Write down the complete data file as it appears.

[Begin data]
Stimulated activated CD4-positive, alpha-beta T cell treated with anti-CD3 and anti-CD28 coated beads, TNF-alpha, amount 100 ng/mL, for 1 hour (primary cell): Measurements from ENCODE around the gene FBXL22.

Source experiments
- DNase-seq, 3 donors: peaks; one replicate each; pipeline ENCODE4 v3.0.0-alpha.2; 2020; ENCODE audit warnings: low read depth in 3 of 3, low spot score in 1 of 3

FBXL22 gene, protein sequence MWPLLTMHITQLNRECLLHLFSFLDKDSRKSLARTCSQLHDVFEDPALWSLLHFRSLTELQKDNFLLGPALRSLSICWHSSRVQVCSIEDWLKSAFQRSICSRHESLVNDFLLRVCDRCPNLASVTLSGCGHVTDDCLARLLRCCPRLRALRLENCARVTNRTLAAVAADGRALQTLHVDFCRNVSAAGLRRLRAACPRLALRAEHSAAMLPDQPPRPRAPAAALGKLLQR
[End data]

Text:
Stimulated activated CD4-positive, alpha-beta T cell treated with anti-CD3 and anti-CD28 coated beads, TNF-alpha, amount 100 ng/mL, for 1 hour (primary cell): Measurements from ENCODE around the gene FBXL22.

Source experiments
- DNase-seq, 3 donors: peaks; one replicate each; pipeline ENCODE4 v3.0.0-alpha.2; 2020; ENCODE audit warnings: low read depth in 3 of 3, low spot score in 1 of 3

FBXL22 gene, protein sequence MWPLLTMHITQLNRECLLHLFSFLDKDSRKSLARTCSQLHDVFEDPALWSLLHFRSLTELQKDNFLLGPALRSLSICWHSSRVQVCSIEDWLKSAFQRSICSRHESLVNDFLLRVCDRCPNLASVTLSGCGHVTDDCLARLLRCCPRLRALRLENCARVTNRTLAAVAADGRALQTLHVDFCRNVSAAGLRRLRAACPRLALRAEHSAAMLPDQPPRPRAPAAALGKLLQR